Most KTOs patent many more inventions than they end up licensing. The most ambiguous, time-consuming and speculative part of our role is identifying potential licensees. We are never going to license all of our patents but a greater emphasis on proactively identifying and talking to potential licensees will improve the odds. In this session we learn some useful approaches and methodologies researching technology markets.

    • 10:00 - 10:30    Break

    • 10:30 - 11:30    Non-patent IP (Part 1)

      We tend to think that licensing revolves around patents. However, there are many other types of ‘intellectual asset’ that can help a licensee to get a head start and fend off potential future competitors. These all have value, and can all be included in a license agreement, as long as the rights licensed are carefully circumscribed.

    • 11:30 - 12:00    Break

    • 12:00 - 13:00    Non-patent IP (Part 2)

    • 13:00 - 14:00    Lunch

    • 14:00 - 16:00    Negotiations strategy – when to stand firm & case work

      The university, the licensor, prepares the first draft of a License Agreement and sends it off. A marked-up response covered with red ink and accompanied by a letter explaining the reasonableness of all the changes is received by return: this is when the negotiation starts. Now it is the time to decide where to give ground and where to stand firm, and prepare to argue our position. In this session we join one such negotiation at the point when the initial response is received: now it is time to decide how to respond.

  • Mon 07 June 2021

    • 09:00 - 10:30    Preparing for due diligence

      Any licensee will want to be sure that the intellectual property they’re licensing is solid, especially if they’re going to invest heavily in its further development. They will want a range or reassurances – from the reasonable (e.g. for you to demonstrate and/or warrant that you own the rights you’re licensing) to the impossible (e.g. that the technology works. Anyone who has been through this process wishes that they had been better prepared since getting documents together can damage momentum and confidence. In this session we learn how to get your ducks in line.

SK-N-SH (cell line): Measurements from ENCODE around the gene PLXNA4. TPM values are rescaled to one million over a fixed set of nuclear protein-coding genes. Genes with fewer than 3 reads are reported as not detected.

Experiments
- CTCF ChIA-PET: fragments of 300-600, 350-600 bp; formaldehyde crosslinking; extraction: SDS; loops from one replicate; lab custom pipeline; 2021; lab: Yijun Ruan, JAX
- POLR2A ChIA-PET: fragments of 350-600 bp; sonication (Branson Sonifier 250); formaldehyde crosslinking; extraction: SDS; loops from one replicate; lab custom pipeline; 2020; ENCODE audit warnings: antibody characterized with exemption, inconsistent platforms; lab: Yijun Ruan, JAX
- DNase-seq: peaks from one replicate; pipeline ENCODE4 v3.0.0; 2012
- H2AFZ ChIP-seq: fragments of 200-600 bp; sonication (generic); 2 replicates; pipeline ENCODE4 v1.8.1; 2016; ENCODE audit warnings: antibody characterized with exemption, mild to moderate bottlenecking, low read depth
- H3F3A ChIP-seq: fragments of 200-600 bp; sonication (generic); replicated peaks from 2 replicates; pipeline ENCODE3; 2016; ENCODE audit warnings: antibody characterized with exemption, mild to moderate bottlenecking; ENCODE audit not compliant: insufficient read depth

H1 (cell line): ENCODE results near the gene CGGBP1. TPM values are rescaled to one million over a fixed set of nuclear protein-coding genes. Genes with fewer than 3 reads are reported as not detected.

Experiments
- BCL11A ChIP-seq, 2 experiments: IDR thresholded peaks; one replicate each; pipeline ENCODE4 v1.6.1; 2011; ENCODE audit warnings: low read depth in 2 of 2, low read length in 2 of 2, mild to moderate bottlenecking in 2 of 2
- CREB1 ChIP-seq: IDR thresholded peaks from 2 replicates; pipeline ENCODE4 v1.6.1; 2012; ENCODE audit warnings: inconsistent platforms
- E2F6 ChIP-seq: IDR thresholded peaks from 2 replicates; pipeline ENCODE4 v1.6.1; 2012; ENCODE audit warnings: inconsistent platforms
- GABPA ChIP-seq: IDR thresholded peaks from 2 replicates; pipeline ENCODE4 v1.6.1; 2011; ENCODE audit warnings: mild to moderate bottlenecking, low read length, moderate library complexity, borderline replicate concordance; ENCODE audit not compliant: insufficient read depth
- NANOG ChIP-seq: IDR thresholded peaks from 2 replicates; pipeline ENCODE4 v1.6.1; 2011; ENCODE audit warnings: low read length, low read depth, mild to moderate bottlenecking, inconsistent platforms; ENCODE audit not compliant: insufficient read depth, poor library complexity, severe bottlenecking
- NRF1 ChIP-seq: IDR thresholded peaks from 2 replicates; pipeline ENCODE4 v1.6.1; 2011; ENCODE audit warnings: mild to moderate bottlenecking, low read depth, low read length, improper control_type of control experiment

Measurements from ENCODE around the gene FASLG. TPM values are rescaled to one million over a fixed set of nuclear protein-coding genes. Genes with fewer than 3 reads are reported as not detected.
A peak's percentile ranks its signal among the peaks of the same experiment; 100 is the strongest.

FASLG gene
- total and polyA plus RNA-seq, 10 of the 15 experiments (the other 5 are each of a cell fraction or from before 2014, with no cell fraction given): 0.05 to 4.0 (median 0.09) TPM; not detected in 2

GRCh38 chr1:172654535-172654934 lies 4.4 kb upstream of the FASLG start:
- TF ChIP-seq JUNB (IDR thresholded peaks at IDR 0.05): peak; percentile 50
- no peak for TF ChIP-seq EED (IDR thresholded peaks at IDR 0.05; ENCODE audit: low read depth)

• 10:30 - 11:00    Break

    • 11:00 - 13:00    Deal strategy: the essence of a wise deal (case study)

      A wise deal provides the right incentives and a fair return to both parties, prevents opportunistic behaviour, and is future-proof. There is no way of guaranteeing a wise deal but there are ways in which you can almost guarantee that a deal will go sour and will need to be re-negotiated. An experienced professional helps us to find out how to avoid 'foolish' deals and handle situations where, despite everything, the agreement must be re-visited.

  • Tue 08 June 2021

    • 09:00 - 10:30    Finance and valuation

      One of the most difficult issues we face is putting a value on our intellectual property. There are many ways to do this, from rigorous ‘DCF’ analysis, to pure ‘horse trading’. The outcome and costs of IP commercialisation are inherently uncertain and so there is never going to be a fully deterministic approach to valuation but there are some methods and benchmarks that can strip out some of the ambiguity. In this session we explore and practice some of these methods.